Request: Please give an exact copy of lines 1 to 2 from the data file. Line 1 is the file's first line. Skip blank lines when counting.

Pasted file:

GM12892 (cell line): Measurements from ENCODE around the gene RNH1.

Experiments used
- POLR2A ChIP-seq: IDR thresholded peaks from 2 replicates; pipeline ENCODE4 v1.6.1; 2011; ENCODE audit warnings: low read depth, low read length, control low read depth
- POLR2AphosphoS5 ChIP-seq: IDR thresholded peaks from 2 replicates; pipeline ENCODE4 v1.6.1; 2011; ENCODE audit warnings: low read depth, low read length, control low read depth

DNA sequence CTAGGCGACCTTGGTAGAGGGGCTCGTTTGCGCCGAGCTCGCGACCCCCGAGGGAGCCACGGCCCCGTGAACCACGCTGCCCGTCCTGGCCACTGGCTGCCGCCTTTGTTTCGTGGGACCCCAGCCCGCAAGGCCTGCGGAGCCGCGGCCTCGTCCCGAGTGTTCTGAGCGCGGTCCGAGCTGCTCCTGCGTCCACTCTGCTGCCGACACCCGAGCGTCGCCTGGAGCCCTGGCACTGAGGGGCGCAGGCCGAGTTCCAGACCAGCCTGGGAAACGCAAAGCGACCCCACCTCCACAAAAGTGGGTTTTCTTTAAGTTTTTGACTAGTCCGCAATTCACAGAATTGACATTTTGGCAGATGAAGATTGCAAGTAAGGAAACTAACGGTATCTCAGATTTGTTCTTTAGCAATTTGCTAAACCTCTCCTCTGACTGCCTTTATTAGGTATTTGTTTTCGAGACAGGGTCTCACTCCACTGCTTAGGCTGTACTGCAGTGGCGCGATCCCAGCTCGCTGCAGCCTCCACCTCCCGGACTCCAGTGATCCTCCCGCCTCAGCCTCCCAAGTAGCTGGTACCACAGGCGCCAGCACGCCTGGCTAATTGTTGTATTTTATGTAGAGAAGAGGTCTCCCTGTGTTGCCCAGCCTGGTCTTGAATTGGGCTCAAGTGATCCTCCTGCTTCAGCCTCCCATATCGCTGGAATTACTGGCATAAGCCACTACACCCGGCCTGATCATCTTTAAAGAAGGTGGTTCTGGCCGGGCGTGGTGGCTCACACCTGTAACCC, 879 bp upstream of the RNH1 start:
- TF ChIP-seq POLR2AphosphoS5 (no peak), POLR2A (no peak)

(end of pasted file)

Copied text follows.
GM12892 (cell line): Measurements from ENCODE around the gene RNH1.

Experiments used